eGift cards a last-minute gift option, but watch out for scammers

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HUNTSVILLE, Ala. - If you're still looking for a last-minute gift for loved ones this holiday, you might choose an instant gift: an eGift card. These can be a convenient way to load cash onto a card and either email it or print out the coupon for redeeming, and still make it to your Christmas or holiday party with a gift someone will want to use.

But there are Grinches waiting to profit from your generosity.

Elizabeth Garcia, President of the Better Business Bureau of North Alabama, told us how you can be safe purchasing eGift cards this holiday.

First, she recommends sticking to known websites or retailers to buy the virtual cards.

"Make sure you go to well-trusted websites, websites you have bookmarked," she said. "As with a regular gift card, I would purchase only from established vendors. Established credit card companies who may offer those to redeem membership rewards points, get them from department stores or online marketplaces."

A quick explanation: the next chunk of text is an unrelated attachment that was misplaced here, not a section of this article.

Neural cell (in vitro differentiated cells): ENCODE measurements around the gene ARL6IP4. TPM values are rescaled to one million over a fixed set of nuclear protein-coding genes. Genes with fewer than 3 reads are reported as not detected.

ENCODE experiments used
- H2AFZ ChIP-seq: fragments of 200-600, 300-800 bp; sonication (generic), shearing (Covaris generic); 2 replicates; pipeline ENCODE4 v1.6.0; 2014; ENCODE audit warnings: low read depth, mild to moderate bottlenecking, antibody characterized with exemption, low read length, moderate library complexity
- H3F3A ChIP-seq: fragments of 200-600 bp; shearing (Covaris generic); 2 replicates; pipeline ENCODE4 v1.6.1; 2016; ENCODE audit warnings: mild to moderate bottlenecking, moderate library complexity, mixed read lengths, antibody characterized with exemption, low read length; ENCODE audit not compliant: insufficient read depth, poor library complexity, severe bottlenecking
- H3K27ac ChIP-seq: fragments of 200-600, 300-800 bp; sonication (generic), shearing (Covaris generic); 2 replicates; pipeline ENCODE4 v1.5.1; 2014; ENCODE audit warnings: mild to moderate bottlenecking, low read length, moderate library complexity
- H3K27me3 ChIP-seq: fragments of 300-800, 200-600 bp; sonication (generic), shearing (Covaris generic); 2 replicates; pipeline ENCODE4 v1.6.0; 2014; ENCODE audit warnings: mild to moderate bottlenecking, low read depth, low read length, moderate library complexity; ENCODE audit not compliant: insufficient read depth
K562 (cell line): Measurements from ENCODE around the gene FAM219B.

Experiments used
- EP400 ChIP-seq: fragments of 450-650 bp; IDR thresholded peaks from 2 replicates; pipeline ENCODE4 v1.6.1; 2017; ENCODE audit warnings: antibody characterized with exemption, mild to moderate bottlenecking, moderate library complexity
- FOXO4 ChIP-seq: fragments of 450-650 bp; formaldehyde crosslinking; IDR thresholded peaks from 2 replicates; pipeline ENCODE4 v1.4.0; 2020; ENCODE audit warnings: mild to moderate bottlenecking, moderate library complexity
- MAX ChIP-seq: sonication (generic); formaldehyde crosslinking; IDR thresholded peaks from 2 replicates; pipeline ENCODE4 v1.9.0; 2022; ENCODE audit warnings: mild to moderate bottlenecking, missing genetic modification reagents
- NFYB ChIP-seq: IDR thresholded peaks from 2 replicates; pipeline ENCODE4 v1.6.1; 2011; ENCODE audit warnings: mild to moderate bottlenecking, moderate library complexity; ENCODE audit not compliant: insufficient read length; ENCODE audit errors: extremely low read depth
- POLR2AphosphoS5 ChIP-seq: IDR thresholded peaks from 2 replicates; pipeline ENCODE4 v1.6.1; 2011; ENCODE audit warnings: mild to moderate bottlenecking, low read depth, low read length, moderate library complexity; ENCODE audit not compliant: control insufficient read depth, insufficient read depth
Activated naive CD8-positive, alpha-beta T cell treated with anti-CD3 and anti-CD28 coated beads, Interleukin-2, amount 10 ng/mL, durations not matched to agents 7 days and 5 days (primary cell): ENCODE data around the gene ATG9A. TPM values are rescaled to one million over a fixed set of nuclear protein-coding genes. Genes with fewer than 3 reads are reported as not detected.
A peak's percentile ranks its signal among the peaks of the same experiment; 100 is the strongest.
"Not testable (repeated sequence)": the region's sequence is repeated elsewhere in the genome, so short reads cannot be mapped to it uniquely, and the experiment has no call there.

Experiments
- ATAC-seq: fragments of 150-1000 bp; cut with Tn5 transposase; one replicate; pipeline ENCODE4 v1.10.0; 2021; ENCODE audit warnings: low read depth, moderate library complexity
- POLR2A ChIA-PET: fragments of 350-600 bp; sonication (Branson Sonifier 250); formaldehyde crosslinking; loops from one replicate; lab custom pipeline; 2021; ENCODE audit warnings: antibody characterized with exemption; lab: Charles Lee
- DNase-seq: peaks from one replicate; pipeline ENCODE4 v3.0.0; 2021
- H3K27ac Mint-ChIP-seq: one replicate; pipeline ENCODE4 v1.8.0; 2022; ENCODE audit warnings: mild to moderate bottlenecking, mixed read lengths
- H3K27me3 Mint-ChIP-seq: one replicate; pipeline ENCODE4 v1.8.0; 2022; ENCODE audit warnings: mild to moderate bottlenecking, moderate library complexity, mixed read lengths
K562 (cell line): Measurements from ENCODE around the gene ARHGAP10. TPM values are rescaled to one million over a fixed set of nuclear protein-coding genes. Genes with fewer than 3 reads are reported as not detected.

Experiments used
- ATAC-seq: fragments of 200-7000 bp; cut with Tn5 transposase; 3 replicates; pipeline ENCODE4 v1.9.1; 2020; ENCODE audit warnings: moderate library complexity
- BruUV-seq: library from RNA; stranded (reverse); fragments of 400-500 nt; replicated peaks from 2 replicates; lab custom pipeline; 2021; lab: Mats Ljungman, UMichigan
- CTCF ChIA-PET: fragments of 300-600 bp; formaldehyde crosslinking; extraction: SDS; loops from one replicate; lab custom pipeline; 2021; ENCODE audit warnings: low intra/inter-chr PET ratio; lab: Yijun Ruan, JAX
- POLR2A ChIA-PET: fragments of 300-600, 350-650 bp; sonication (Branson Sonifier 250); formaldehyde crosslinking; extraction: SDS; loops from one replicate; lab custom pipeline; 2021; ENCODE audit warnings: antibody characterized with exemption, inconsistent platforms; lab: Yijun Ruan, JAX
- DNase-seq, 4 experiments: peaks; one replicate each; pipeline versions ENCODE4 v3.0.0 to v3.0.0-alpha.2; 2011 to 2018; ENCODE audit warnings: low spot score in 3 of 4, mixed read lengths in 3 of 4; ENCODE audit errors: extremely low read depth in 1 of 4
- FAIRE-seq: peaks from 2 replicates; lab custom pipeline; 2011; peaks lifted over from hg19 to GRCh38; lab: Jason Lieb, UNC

And don't fall for any tricks.

"Don't simply respond to a pop-up:  'Free gift card!' or 'free e-certificate here,'" she said, "because you don't know who is on the other side of that pop-up and you'll be giving them information. Most likely, you'll be giving them payment information. You don't want to be giving that to the wrong person."

It could be a phishing scam.

You may also be vulnerable if you're buying these gifts on public WiFi, such as at an airport on your way to visit family.

"Airport WiFi is one of the worst places to do any kind of transactions," she said, "whether it's buying gifts for Christmas or looking up your bank accounts."

And securing your own personal networks is a good idea in general, she recommended.

"Probably one of the basics of being secure, and securing your privacy, anything that would be on your network, is to make sure your network is properly secure using a proper password. Not the default password," she said.

And as always, check to see if websites are secure. You can do that by searching for the "Secure" lock symbol next to the "https" at the beginning of the web address.

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